The necessity to be able to take a representative sample of the hydrocarbon product known as natural gas is to ensure proper accounting for transactions and efficient product processing. The various sampling methods that are available and the most widely known options and limitations of these methods are discussed here. The appropriate equipment to use and the reasons for their use and correct installation of the equipment are also addressed.
In the last 25 years, the natural gas pipeline industry has transitioned from the supplier of clean, dry natural gas to the mover of billable gas energy; clean and dry or dirty and wet. The amount of hydrocarbon product that is transported between producer, processor, distributor and user is significant. To be able to verify the exact composition of the product is important from an economic and product treatment standpoint. In addition, if the best sampling procedures are followed, the potential for disputes between supplier and customer will be greatly reduced. The importance of properly determining hydrocarbon gas composition benefits all parties involved and will achieve greater significance as this resource becomes more expensive and plays a larger role in our energy needs worldwide.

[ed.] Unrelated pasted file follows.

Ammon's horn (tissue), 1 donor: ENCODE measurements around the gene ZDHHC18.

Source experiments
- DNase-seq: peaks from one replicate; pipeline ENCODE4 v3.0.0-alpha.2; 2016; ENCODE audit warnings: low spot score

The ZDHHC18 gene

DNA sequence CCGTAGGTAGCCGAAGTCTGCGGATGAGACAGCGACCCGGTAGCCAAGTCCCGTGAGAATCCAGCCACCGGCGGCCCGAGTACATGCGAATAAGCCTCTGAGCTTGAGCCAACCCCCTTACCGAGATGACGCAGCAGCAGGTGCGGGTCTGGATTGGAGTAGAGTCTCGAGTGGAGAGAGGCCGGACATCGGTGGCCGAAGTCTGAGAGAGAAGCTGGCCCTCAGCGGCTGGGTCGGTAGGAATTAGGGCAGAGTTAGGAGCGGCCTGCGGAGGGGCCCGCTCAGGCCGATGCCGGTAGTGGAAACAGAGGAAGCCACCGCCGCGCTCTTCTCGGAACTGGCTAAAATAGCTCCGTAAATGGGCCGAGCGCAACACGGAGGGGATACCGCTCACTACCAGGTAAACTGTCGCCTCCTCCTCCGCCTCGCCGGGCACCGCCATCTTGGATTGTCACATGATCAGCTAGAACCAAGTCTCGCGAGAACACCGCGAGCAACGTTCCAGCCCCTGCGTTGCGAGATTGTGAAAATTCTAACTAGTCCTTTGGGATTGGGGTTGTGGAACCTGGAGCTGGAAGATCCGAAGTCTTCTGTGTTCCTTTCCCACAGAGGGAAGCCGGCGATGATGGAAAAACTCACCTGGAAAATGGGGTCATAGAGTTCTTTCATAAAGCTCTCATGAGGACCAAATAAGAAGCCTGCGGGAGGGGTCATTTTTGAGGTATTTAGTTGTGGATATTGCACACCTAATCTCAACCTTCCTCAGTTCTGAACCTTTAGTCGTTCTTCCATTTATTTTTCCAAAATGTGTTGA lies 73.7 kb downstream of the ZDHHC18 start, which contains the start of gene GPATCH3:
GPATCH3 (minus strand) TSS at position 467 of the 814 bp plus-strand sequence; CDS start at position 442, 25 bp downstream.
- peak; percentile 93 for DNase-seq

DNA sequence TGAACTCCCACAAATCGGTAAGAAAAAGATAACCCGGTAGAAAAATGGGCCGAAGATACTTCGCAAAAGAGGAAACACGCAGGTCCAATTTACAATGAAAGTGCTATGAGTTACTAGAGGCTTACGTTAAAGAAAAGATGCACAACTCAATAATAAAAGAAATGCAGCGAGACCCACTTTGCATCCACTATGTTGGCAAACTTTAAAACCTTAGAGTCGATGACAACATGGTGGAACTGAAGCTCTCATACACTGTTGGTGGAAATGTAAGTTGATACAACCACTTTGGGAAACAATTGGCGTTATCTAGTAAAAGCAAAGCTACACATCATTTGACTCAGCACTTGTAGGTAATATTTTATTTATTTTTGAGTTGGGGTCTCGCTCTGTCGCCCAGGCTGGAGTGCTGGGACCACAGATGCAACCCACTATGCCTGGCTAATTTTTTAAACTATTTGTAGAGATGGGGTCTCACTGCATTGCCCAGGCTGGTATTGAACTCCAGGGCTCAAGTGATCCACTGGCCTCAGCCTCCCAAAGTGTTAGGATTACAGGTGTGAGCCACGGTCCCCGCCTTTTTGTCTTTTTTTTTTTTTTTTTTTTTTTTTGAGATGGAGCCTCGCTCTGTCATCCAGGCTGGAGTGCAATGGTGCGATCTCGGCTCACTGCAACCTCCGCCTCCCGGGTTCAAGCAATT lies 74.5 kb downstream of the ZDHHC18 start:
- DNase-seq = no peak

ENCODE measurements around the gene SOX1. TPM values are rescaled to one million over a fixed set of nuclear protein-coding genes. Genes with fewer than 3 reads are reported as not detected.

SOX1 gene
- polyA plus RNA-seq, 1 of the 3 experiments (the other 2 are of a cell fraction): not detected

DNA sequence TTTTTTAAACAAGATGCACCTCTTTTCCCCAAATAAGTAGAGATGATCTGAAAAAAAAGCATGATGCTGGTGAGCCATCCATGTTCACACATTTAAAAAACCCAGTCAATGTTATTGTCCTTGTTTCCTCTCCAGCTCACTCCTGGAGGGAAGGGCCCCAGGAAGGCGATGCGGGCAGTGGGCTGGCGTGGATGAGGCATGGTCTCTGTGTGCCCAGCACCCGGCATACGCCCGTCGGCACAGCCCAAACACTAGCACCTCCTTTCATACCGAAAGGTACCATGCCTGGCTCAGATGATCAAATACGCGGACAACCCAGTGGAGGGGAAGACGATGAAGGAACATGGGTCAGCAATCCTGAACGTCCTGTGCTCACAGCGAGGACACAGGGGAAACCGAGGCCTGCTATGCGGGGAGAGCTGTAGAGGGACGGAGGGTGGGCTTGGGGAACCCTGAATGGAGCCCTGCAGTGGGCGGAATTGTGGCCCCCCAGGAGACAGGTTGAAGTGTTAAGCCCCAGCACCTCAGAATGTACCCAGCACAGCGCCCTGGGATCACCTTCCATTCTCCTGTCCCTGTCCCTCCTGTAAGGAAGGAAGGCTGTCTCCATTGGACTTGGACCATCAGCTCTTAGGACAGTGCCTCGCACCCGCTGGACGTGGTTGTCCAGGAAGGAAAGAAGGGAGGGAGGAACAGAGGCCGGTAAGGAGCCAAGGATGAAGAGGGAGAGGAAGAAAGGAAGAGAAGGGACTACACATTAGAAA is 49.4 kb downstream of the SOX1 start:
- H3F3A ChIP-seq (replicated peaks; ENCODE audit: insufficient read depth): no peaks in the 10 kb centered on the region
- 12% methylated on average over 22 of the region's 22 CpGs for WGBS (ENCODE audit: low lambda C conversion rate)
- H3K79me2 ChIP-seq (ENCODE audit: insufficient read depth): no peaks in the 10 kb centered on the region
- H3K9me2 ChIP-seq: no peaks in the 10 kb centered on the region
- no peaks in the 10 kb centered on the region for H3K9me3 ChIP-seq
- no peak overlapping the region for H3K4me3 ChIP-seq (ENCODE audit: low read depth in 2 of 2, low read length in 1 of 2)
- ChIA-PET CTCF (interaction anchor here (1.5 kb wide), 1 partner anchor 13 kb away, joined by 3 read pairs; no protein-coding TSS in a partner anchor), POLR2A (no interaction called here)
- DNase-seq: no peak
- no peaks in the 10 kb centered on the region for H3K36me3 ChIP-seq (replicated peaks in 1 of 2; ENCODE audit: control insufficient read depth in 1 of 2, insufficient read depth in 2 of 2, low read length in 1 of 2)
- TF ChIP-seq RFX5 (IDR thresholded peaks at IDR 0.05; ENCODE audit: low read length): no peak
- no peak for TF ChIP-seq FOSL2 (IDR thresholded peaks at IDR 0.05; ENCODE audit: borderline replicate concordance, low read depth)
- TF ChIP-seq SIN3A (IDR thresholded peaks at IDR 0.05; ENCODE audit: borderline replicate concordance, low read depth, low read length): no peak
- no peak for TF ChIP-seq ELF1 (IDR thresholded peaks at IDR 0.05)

From the Gas Processors Association publication GPA 2166-05 we read, “The objective of the listed sampling procedures is to obtain a representative sample of the gas phase portion of the flowing stream under investigation. Any subsequent analysis of the sample regardless of the test, is inaccurate unless a representative sample is obtained.” And, from ISO-10715, a representative sample is defined as, “A sample having the same composition as the material sampled, when the latter is considered as a homogeneous whole.” API 14.1 offers a similar statement in the latest revision, “a representative sample is compositionally identical or as near to identical as possible, to the sample source stream”, as does ASTM 5287-97. These standards are the most common referenced on Gas Sampling procedures, along with the AGA Gas Measurement Manual, which is currently under revision.